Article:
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Year : 2005  |  Volume : 23  |  Issue : 4  |  Page : 274--275

Immunity against measles among vaccinated school going children in Zahedan, Southeast of Iran

BS Mood1, RN Naini1, M Salehi1, HR Kouhpayeh1, TM Azad2, TN Poor3,  
1 Department of Infectious diseases, Boo-Ali Hospital, Zahedan, Iran
2 Department of virology, Boo-Ali Hospital, Zahedan, Iran
3 Department of Microbiology, Boo-Ali Hospital, Zahedan, Iran

Correspondence Address:
B S Mood
Department of Infectious diseases, Boo-Ali Hospital, Zahedan

How to cite this article:
Mood B S, Naini R N, Salehi M, Kouhpayeh H R, Azad T M, Poor T N. Immunity against measles among vaccinated school going children in Zahedan, Southeast of Iran.Indian J Med Microbiol 2005;23:274-275

How to cite this URL:
Mood B S, Naini R N, Salehi M, Kouhpayeh H R, Azad T M, Poor T N. Immunity against measles among vaccinated school going children in Zahedan, Southeast of Iran. Indian J Med Microbiol [serial online] 2005 [cited 2020 May 29 ];23:274-275
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Full Text

Dear Editor,

Measles is an important childhood disease and an acute viral infection, which is very contagious and recovery from it is the rule.[1] But serious complications of the respiratory and central nervous system may occur.[2] Measles can be prevented with live, attenuated vaccine. In our country (Iran), despite the use of vaccine since 1976, we are still having local epidemics especially in the children aged 15-20 years. Therefore the present study was conducted to deteminate the level of immunity in this target population in Zahedan.

A total of 375 school going children were selected randomly from eight schools in four areas of Zahedan (a city in the sistan and Baluchestan province in southeast of Iran) in 2000-1. They were the students, who fitted the selection criteria.These criteria included:1- students who have history of vaccination, based on vaccination card and 2- Iranian nationality. Afghanian students and students who have not received any vaccine, were not included in the survey. After recording the demographic data, 5cc of blood was drawn from each case. These samples were evaluated by haemaglutination inhibition method (HI). According to this method and the type of kit, the titers of 1:4 were positive and protective to measles but the titers 0.05). Also there was no significant statistical difference in the age and antibody titers between the male and female students (p > 0.05).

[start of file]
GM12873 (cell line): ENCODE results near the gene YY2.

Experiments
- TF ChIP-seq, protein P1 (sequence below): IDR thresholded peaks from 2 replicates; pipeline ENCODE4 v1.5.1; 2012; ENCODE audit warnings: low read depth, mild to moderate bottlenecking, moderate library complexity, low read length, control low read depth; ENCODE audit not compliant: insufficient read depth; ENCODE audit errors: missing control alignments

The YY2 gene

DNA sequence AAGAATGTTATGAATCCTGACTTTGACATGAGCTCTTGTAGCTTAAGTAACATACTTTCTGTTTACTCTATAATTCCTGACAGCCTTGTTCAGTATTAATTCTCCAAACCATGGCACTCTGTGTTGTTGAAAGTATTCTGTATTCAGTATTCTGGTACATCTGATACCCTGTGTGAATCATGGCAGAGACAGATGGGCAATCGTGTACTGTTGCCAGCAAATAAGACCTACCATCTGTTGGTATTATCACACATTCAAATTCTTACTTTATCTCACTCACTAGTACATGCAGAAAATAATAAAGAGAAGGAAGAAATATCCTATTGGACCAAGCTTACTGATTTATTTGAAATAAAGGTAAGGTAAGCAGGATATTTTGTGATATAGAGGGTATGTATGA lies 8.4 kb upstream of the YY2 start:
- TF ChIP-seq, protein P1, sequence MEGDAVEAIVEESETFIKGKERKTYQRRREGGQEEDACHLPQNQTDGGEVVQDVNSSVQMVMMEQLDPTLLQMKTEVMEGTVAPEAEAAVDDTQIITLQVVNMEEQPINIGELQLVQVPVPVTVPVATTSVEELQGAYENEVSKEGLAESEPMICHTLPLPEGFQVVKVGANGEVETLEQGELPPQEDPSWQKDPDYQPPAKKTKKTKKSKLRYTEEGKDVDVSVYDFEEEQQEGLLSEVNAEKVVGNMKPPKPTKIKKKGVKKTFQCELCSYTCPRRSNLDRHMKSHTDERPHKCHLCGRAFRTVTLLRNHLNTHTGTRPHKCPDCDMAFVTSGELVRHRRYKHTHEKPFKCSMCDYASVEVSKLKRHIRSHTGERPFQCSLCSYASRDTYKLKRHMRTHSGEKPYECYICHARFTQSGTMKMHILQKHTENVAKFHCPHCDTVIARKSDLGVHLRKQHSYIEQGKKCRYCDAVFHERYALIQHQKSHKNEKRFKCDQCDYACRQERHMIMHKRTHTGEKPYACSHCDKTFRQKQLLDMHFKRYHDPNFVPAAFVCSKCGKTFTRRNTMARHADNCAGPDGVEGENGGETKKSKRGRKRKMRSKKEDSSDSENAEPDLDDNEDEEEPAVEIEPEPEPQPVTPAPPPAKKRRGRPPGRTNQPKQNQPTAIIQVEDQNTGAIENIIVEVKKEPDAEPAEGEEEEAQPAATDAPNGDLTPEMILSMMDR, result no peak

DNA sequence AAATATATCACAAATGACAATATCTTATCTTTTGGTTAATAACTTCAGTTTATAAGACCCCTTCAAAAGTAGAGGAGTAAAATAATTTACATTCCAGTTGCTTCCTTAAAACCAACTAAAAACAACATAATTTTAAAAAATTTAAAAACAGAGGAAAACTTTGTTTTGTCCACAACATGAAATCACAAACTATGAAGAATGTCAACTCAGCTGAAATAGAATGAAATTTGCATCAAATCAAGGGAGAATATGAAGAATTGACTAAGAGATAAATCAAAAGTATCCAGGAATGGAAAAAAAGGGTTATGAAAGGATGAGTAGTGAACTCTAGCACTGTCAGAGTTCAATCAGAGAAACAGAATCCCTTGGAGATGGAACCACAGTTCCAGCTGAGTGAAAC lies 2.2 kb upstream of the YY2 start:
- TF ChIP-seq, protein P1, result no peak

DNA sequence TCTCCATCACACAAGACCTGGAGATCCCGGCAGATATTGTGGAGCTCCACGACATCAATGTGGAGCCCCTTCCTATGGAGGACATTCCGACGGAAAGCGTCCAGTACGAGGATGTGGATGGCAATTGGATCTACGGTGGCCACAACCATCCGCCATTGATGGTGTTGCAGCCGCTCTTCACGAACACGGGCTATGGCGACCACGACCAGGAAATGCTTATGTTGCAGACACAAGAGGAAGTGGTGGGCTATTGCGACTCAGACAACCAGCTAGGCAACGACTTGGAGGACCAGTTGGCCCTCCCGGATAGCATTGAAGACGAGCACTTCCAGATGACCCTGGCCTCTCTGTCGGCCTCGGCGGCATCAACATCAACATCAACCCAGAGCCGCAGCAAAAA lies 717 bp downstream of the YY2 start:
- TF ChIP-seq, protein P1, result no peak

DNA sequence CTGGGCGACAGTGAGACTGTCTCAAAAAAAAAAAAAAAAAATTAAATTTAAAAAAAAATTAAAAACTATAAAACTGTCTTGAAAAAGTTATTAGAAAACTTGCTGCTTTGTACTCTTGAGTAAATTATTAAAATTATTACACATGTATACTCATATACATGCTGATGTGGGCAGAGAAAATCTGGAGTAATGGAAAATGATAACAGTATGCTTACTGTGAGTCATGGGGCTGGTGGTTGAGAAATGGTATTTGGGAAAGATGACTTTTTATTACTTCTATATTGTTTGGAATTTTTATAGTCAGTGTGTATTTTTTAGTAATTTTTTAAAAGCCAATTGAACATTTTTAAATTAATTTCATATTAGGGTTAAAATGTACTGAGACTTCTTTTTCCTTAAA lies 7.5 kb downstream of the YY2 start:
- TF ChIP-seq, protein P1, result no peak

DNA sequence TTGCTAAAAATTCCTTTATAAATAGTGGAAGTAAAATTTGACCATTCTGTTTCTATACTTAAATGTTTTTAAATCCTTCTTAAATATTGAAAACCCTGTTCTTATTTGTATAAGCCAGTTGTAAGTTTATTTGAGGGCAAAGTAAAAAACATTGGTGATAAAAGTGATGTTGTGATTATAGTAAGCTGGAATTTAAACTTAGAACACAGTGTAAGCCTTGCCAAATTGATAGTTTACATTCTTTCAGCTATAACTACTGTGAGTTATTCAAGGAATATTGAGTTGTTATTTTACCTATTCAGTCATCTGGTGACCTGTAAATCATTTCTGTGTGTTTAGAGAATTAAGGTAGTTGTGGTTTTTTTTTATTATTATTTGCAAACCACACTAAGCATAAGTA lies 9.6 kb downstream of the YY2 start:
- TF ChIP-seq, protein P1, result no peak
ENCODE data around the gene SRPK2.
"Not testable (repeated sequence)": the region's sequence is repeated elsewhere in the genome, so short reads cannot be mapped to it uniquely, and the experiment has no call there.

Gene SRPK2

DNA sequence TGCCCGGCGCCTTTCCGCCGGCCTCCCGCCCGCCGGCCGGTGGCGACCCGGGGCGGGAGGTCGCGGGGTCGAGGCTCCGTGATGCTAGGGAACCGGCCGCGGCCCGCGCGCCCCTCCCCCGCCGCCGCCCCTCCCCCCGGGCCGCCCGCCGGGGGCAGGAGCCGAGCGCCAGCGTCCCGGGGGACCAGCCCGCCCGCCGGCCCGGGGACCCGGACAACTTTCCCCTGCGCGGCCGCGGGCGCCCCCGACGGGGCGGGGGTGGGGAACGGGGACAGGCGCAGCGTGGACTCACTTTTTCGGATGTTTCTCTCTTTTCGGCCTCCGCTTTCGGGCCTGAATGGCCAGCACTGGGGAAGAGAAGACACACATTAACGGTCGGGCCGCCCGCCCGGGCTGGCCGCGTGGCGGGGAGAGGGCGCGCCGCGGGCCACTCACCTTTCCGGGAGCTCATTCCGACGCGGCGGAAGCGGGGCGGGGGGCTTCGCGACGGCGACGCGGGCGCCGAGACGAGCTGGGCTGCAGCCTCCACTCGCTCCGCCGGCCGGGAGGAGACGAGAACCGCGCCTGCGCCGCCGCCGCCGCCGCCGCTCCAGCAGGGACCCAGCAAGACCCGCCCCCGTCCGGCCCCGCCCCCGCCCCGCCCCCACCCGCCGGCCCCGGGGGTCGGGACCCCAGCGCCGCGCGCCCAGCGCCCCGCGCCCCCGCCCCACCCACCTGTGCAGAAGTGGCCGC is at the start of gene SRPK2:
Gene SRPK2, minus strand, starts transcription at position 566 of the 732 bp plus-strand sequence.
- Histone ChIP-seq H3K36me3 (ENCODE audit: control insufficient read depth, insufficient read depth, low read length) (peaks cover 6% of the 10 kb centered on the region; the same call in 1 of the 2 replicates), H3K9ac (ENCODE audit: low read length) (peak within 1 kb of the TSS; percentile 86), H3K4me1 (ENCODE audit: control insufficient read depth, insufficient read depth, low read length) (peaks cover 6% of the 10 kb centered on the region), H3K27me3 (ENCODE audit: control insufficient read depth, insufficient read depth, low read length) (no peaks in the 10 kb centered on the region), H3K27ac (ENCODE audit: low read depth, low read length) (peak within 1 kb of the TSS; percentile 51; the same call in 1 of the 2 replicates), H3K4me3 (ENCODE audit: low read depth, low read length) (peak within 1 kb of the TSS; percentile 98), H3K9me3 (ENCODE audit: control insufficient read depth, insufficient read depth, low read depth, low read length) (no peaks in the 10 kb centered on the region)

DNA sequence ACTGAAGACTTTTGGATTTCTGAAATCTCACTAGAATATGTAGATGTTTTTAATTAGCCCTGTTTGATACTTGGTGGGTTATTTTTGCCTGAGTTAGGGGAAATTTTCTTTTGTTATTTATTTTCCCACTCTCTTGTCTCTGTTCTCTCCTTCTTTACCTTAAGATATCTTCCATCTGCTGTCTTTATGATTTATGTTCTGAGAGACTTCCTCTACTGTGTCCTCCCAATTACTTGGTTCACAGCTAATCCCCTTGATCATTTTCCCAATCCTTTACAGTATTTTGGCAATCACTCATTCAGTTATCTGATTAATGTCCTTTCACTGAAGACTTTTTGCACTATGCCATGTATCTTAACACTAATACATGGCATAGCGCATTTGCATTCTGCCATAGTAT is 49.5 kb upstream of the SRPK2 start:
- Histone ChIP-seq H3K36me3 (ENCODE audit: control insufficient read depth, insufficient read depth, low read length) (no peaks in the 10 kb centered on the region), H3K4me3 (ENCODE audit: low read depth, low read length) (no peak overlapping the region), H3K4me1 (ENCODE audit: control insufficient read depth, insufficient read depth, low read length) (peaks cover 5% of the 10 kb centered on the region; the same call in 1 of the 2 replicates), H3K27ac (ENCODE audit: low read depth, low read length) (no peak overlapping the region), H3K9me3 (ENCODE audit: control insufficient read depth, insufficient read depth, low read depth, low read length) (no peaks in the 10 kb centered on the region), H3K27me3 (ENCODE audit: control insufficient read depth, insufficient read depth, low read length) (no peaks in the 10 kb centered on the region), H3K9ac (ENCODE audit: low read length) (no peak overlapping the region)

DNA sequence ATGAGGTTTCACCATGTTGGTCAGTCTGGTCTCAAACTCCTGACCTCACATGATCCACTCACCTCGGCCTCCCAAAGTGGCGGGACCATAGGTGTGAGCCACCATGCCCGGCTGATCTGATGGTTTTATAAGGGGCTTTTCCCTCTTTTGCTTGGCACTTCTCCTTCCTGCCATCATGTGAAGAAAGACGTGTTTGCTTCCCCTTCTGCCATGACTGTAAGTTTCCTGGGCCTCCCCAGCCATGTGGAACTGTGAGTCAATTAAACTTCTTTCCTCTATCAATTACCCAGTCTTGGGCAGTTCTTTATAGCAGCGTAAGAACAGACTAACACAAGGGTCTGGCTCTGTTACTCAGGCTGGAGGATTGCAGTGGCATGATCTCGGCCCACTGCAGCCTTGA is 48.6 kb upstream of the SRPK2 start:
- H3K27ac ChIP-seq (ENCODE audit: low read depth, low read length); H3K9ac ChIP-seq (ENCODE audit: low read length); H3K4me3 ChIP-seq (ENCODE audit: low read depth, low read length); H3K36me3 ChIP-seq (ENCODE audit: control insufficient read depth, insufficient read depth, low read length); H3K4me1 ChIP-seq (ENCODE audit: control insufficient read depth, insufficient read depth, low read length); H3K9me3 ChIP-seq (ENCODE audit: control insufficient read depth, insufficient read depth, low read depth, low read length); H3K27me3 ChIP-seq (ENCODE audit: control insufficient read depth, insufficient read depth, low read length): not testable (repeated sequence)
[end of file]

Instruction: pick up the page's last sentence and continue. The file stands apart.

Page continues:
Our study showed that 76.8% (298 cases) of total students (375) were immune against measles. In one study in Iranshahr district in 1994 by Moradi et al ,[3] among 411 vaccinated children (25-60 months), only 64/3% (271 cases) of the children under study had antibody against measles virus, while 95.6% of this group had been vaccinated. In Moradi study, 89.5% of children had been vaccinated against measles at 9 and 15 months of age and 6% of cases were vaccinared only once but in our study, 93% of children had been vaccinated twice and only 78.6% of them had antibody which is not enough for producing disease-free zone. A prevalence of more than 90% immunization of infants and immunity of 95% in population, has been shown to produce disease-free zone.[3] Sarwghad et al repoted that among 172 vaccinated school-aged children in Mashhad, only 71% of cases had antibody against measles and 29% of subjects were seronegative and nonimmune against measles.[4] According to our results, it is concluded that the recent vaccination program in Iran (9 and 15 months of age) for production of immunity against measles was insufficient and the children who were vaccinated with measles vaccine before their first birthday should be considered unvaccinated and should receive two doses of measles vaccine according to the standard schedule(at age of 15 months and a booster dose at 4-6 year of age).

We believe that vaccination at the age of 12-15 months and a booster dose of measles vaccine at 4-6 year of age can bring the disease under control in the future.


This work was supported by financial grant of Research Department, Zahedan University of Medical sciences.


1Yvonne Maldonado. Measles. In : Behrman,Kliegman, Jenson, editors. Nelson Textbook of pediatrics 16th ed. Philadelphia: WB Saunders; 2000. p. 946-8.
2Gershon AA. Measles virus. In : Mandell, Bennett, Dolin, editors. principles and practice of infectious Diseases. 5th ed. Philadelphia: Churchil Livingstone; 2000. p. 1701-3.
3Moradi A, Salehi M, Rakhshani F. Seroepidemiological study of measles among 25-60 months children in Iranshahr district. Tabib-E-Shargh 2001; 3 :137-41.
4Sarwghad MR, Behnawa B, Ahmad-Zadeh M. Seroloepidemiology of measles and detection of primary and secondry failure in the vaccinated young population in Mashhad. In : Abstracts of the 12th Iranian congress on Infectous Diseases and Tropical Medicine; 2004.